Unfortunately for the plot, however, the gunfight at the real OK Corral didn't actually occur at five o'clock. It took place near the hour of three o'clock instead. There were other historical inaccuracies as well. For instance, the gunfight is depicted as taking place just outside the OK Corral, but in reality it took place some good distance away near Fly's Photographic Studio. Also a sign visible in this episode at one point noted Wyatt Earp as the marshal of Tombstone. However it was actually his older brother Virgil instead in reality. Wyatt was only a deputy marshal. Finally Kirk during one part of the episode made a big point about how Billy Claiborne (the character Chekov played) was the only one of their crew to survive the gunfight, but apparently Kirk had forgotten that his own character, Ike Clanton, also survived.

I suppose all of those historical inaccuracies could be chalked up quite easily to the aliens having created the scenario from Kirk's inaccurate recollection of history, but unfortunately nobody else seemed aware of all of these errors either, even despite Spock's apparent expert knowledge of the period. Not all of the errors in the plot logic are confined to historical inaccuracies though. Another notably odd detail was the whole subplot when the landing party refused to trust their illusionary guns so they resorted to trusting the other illusionary resources at their disposal instead, which is a striking error in reasoning because if you can't trust the illusionary guns, why would you think you could trust anything else in that illusionary world?

I was also a bit put off by the scenes when the landing party all mourned Chekov's death. There's a ticking time bomb about to go off in their faces and they're all more interested in talking about their feelings for an extended period of time? How silly. Spock had every reason to be annoyed with them all. A final odd detail of the plot was that curious scene when the alien message is noted as having been broadcasted in the native languages of everyone on the ship. It's implied that the alien telepathy enabled that. However, what I find curious is the fact that the crew could tell the difference between an alien speaking in an alien language with the universal translator translating it as opposed an alien speaking the native language of various crew members. This implies that however the UT works, it isn't entirely seamless. Whenever it's translating an alien language on the fly for you, you can tell when it's working its magic and when it's not.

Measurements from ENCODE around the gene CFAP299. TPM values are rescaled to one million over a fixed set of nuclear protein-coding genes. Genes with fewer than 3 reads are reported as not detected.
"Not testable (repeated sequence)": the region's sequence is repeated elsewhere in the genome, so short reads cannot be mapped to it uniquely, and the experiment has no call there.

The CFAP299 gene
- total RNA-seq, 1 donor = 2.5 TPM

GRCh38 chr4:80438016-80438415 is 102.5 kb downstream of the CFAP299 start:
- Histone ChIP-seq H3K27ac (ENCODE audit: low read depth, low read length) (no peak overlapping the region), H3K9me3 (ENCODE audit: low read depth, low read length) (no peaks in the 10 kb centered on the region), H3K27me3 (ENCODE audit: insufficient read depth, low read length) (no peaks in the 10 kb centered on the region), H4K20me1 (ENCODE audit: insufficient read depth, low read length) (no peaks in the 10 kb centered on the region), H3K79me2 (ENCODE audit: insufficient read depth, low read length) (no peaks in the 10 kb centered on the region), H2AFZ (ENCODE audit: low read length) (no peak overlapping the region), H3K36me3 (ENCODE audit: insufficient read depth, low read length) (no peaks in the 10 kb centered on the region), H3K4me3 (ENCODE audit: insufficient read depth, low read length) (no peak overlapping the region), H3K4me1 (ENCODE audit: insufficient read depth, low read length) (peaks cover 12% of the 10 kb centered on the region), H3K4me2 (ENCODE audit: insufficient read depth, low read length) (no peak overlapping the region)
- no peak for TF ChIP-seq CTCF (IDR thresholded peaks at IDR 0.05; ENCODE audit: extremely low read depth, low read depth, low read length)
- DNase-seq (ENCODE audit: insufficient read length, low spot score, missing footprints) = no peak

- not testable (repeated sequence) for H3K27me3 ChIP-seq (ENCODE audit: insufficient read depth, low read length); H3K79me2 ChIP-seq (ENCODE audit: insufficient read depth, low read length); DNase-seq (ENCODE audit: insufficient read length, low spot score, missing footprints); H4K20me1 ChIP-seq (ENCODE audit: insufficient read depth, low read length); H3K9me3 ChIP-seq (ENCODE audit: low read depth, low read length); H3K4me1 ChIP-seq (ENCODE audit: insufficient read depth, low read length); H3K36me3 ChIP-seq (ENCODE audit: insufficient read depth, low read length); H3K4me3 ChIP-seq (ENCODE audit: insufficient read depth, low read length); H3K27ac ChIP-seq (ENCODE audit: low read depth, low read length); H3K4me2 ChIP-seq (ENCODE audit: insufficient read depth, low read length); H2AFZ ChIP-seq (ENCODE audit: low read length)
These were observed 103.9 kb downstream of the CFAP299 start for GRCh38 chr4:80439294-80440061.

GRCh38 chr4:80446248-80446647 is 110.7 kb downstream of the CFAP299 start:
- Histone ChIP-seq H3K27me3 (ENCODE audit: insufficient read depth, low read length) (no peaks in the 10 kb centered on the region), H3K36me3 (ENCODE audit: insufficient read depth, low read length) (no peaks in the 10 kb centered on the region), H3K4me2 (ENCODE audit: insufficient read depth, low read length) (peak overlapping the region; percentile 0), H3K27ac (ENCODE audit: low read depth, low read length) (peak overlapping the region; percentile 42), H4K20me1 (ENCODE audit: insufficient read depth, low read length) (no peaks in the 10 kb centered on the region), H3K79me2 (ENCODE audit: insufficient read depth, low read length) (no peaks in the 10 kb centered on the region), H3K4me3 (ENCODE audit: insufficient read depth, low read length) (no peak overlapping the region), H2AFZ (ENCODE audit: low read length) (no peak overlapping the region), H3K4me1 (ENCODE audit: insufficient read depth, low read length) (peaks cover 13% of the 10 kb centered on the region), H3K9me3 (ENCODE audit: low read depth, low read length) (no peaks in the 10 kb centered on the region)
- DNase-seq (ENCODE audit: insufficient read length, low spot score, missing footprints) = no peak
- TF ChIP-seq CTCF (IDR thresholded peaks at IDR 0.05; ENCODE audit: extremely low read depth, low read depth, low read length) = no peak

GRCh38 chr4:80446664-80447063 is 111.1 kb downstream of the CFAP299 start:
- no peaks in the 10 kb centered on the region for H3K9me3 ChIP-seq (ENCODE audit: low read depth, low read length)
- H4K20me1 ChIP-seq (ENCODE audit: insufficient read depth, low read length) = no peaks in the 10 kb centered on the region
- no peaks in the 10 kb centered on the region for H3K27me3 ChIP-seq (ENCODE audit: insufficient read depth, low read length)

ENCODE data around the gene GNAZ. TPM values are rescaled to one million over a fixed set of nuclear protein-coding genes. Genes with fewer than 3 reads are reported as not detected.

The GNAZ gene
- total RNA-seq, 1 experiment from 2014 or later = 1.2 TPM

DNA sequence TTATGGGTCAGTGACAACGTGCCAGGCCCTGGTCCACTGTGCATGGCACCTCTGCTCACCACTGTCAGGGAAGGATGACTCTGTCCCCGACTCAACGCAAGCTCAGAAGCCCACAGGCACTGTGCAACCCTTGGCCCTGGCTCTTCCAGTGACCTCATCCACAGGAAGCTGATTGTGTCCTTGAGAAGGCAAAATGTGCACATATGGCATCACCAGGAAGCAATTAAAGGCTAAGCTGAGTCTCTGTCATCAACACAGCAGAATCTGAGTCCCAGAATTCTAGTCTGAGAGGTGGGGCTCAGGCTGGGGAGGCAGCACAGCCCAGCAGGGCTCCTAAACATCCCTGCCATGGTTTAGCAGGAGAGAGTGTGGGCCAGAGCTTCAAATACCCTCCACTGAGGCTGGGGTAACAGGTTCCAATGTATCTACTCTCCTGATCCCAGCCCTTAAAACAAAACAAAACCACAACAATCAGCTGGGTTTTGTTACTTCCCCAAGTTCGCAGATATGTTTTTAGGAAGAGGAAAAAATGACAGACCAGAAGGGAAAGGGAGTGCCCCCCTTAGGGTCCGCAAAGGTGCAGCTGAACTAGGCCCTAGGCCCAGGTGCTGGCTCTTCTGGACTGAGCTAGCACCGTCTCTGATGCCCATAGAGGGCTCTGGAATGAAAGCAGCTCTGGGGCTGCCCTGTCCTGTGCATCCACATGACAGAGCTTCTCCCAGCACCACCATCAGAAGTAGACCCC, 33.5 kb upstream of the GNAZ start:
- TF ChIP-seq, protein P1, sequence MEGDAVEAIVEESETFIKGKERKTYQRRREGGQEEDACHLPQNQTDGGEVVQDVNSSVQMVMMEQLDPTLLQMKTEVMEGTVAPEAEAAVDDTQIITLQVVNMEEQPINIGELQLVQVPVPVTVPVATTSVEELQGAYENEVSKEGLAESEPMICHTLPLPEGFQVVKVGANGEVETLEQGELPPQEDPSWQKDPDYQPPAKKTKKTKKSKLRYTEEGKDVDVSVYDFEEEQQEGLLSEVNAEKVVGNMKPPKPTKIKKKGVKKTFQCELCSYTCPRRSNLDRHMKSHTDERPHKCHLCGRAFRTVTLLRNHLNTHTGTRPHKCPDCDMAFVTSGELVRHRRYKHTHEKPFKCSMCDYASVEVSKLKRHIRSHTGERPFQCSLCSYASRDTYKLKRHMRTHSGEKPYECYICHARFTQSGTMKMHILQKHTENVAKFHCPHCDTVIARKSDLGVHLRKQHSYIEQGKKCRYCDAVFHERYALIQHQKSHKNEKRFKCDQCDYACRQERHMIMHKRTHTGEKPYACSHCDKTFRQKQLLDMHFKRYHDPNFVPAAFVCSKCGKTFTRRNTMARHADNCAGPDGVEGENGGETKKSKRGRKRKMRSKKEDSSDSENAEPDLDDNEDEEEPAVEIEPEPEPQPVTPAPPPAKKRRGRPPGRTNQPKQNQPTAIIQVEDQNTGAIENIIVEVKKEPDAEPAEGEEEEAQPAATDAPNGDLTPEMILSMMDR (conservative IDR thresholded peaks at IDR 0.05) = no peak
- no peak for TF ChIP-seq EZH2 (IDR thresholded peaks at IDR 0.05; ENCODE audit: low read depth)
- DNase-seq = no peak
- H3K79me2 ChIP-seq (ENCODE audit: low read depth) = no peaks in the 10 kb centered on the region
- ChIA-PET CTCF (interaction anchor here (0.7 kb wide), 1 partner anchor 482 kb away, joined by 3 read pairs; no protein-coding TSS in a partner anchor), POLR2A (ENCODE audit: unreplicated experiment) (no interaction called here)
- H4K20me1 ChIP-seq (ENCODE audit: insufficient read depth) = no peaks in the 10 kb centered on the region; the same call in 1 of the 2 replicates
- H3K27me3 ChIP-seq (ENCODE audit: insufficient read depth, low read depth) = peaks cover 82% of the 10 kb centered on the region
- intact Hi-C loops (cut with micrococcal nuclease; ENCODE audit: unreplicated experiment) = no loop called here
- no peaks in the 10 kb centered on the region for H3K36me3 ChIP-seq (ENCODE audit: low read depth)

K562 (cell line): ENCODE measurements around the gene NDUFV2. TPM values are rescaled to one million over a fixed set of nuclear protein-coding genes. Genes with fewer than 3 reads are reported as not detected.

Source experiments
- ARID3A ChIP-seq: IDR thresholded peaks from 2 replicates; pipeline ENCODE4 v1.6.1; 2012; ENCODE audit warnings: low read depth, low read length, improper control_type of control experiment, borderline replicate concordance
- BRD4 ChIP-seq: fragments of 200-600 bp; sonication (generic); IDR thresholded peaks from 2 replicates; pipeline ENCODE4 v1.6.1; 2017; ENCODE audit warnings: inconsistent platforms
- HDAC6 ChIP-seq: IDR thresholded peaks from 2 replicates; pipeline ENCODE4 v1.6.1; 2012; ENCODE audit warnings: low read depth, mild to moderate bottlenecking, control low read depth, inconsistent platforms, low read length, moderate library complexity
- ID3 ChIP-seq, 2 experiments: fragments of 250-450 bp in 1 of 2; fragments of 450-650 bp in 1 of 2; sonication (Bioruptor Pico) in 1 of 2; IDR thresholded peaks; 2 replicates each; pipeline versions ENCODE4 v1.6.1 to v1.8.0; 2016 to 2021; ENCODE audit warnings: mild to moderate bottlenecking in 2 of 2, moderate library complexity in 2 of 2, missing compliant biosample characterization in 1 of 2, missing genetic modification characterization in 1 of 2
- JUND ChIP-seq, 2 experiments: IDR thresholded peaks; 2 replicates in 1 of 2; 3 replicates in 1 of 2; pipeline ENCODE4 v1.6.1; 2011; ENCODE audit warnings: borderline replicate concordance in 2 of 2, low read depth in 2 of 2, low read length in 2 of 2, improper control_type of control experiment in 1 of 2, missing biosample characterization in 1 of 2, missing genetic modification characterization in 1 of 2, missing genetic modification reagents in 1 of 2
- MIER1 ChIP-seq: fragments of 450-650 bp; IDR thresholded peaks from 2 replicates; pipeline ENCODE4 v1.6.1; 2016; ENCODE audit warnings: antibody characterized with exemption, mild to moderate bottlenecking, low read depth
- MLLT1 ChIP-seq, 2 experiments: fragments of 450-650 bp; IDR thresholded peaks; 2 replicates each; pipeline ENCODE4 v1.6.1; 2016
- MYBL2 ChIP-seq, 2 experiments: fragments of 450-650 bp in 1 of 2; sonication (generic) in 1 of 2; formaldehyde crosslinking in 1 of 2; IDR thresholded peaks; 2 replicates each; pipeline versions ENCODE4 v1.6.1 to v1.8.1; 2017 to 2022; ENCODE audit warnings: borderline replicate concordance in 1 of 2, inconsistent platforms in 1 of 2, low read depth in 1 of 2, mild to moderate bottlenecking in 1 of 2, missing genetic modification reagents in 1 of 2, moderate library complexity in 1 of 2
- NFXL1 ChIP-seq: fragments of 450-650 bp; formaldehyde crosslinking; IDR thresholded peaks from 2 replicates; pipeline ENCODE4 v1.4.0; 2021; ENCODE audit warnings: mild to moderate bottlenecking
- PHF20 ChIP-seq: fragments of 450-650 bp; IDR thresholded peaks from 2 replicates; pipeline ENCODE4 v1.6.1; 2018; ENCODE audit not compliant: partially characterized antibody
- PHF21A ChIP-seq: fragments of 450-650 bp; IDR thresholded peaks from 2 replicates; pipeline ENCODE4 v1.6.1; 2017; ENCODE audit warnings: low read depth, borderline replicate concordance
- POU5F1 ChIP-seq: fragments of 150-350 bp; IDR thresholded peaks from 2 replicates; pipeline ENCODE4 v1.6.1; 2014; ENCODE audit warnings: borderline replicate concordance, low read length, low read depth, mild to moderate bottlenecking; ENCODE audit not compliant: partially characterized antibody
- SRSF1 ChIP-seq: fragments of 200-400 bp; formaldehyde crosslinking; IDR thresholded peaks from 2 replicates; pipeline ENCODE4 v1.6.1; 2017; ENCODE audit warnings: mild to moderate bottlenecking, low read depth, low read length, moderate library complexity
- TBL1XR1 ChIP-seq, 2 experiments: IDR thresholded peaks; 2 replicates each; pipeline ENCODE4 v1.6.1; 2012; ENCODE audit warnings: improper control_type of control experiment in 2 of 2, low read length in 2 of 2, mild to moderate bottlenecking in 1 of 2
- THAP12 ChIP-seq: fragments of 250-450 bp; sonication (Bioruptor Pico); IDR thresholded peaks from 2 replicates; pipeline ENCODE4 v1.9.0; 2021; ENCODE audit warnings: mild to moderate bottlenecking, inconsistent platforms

As for the ending, I felt that it was weaker than The Cage's. In The Cage, the aliens learn something. In this episode, the aliens are just engaging in some bizarre test of the Enterprise's resolve and the plot grants little insight into their motives. By the end of the story a magic switch is flipped and they suddenly go from being xenophobic to welcoming a Federation delegation simply because the landing party saw through the illusionary danger they created. But even though the aliens of this episode were less well conceived than those of The Cage, this episode managed to be a bit more entertaining simply due to all the fun aesthetics and psychological tricks noted above. As such, I would declare this episode the superior story of the two, by a hair.

The following are comments submitted by my readers.

  • From Orion on 2011-04-01 at 2:06am:
    I'm always tempted to skip this one because I can't stand westerns, but this episode goes beyond the standard "put crew in earthlike situation." It stays focused on one thing, the upcoming moment of dread for Kirk and the landing crew. They try so many things to avert their fate, but all of them fail, say one. Kind've gripping for a third season TOS episode.
  • From Blob on 2012-03-25 at 12:02pm:
    I thought the aliens were suddenly friendly at the end because Kirk refrained from killing his adversaries at OK Carrol. This showed them that human beings are decent.